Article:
My wife and I have been opening several new cards this year to take advantage of limited-time offers, but once we hit those spending requirements we always return to an old favorite. The Chase Freedom Unlimited® credit card is a great way to earn extra points on everyday spend but only if you pair it with another card that earns Ultimate Rewards points, such as the Chase Sapphire Reserve or Chase Sapphire Preferred cards.
This pairing strategy is one of the great lessons in how to maximize the value of your frequent flyer miles and can sometimes be applied to other programs, too. I advise you to learn from example even if you don’t think the situation applies just yet.
Card Benefits and Fee
The Freedom Unlimited card has no annual fee and earns 1.5 points per dollar on every purchase. The utter simplicity makes it appealing for those situations when it isn’t clear which card offers the best bonus. My wife can’t keep track of more than two cards. Even I hate carrying more than four.
By itself, the Ultimate Rewards points you earn with this card aren’t that valuable. Each point can be redeemed for 1 cent as a statement credit. That means you’re essentially earning 1.5% cash back on all your purchases. Certainly not bad for a no-annual fee card, but there are better options if that’s all you want. I mention some competing cards later in this post.
Maximizing Value with More than One Card
We get more utility from our Freedom Unlimited card because we also earn and redeem Ultimate Rewards points through a variety of other means. Critically, you can transfer and combine Ultimate Rewards points between accounts to earn at a higher rate with one card while getting access to more redemption options with another card.
When you redeem points with one of these two Sapphire credit cards, you can get a statement credit the same as always, but you can also transfer them to different airline and hotel loyalty programs or even use them to pay for travel directly without worrying about award availability.
The Sapphire Reserve card that we have right now, for example, lets us redeem points for travel at a rate of 1.5 cents per point. That’s 50% better than if we had just asked for a statement credit on our Freedom Unlimited card. We can earn 1.5 points on everything, transfer them to our Sapphire Reserve, and effectively earn 2.25% cash back.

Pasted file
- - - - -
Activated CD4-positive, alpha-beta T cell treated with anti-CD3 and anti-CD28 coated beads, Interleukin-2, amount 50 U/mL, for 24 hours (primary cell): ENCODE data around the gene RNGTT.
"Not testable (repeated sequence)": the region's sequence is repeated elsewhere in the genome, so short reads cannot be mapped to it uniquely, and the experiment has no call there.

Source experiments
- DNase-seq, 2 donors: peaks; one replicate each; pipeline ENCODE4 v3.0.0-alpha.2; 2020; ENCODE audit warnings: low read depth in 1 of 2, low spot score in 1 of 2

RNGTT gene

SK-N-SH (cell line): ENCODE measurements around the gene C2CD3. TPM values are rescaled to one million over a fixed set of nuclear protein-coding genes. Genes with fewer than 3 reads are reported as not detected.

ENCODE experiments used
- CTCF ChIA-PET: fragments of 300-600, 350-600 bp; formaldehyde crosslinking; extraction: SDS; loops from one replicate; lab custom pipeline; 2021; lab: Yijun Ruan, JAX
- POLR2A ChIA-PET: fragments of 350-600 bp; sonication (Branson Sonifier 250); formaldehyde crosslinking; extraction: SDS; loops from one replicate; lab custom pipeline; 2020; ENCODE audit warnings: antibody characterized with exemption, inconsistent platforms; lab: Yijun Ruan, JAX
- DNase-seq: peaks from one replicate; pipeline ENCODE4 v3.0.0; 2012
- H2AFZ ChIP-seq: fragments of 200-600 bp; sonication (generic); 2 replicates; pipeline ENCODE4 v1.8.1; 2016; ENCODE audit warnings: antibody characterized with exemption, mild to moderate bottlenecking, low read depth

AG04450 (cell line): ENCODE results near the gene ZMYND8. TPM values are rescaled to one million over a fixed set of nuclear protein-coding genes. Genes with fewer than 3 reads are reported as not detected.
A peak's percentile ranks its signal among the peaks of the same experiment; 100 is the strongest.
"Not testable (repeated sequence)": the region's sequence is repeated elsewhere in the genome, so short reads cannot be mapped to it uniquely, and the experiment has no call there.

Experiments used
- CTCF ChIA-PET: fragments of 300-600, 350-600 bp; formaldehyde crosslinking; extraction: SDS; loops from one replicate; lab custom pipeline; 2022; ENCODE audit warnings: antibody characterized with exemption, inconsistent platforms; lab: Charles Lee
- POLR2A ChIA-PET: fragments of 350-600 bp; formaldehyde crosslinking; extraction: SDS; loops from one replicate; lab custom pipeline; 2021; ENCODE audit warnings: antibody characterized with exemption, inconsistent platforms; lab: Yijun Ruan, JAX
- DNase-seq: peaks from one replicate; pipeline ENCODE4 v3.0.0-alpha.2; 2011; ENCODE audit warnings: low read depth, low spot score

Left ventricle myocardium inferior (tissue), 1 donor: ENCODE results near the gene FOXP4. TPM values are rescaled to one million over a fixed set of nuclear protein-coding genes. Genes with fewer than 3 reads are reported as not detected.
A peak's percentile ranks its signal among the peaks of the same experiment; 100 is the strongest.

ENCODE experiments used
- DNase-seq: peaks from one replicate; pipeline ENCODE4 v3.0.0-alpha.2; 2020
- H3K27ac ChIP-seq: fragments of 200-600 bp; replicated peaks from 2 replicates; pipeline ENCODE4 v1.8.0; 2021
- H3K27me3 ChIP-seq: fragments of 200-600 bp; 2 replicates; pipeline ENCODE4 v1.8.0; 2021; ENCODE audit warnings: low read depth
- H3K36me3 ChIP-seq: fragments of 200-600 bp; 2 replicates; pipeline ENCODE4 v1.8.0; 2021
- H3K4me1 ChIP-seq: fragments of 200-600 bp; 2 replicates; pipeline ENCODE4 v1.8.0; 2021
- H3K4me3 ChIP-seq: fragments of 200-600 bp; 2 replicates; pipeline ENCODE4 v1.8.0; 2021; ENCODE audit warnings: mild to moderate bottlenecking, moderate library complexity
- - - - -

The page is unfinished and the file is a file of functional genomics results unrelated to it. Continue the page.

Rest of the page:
We can also transfer points to airline and hotel loyalty programs such as United Airlines and Hyatt. Why settle for earning 1 mile per dollar on everyday purchases that don’t fall within a bonus category? You can earn 1.5 Ultimate Rewards points per dollar with the Freedom Unlimited card, transfer them to your Sapphire Preferred or Sapphire Reserve, and then transfer them to United. The two-step process gets you 50% more miles on everything!
Caveats and Competing Cards
Clearly there are some downsides. First, you have to pay the annual fee for the Sapphire Preferred or Sapphire Reserve card to access their extra benefits. That means this “no annual fee” card isn’t quite so free. On the other hand, the rewards are more valuable than you’ll get with typical airline and hotel rewards cards on non-bonused spend.
Second, it’s more complicated because it requires maintaining multiple cards. But if you make the Chase Sapphire Preferred or Sapphire Reserve your primary cards for travel and dining, then maybe you have them already.
If these are too much for you then you might consider some other cash back cards. For example, there is the standard Chase Freedom card (not “Unlimited”) that earns 1 point per dollar on everything and then 5 points per dollar on select bonus categories that rotate every three months.
There is also the Amazon Rewards Visa Signature card from Chase that earns 1% cash back in the form of Amazon.com credit. Purchases on Amazon.com get 3% cash back, making it a good deal for regular online shoppers.
I personally would lean toward the Citi Double Cash Card or the Barclaycard Arrival+ World Elite MasterCard. Both offer 2% cash back, although they have their own twists.
The Chase Freedom Unlimited remains a must-have card if you can meet these requirements. As a no-fee card it’s easy to keep it for years and years, improving your credit score by raising your average account age. I do have other credit cards that I value more, but I only use them when I earn a bonus for something like dining out, purchasing flights, or filling up my gas tank. The Freedom Unlimited is for everything that doesn’t get a bonus.
I would only cancel the card if Chase decided to stop allowing customers to transfer and consolidate points (something that has been rumored in the past). For now, the Chase’s great transfer partners and the flexibility of redeeming points for nearly any other travel by using the Ultimate Rewards portal keeps it at the top of my wallet.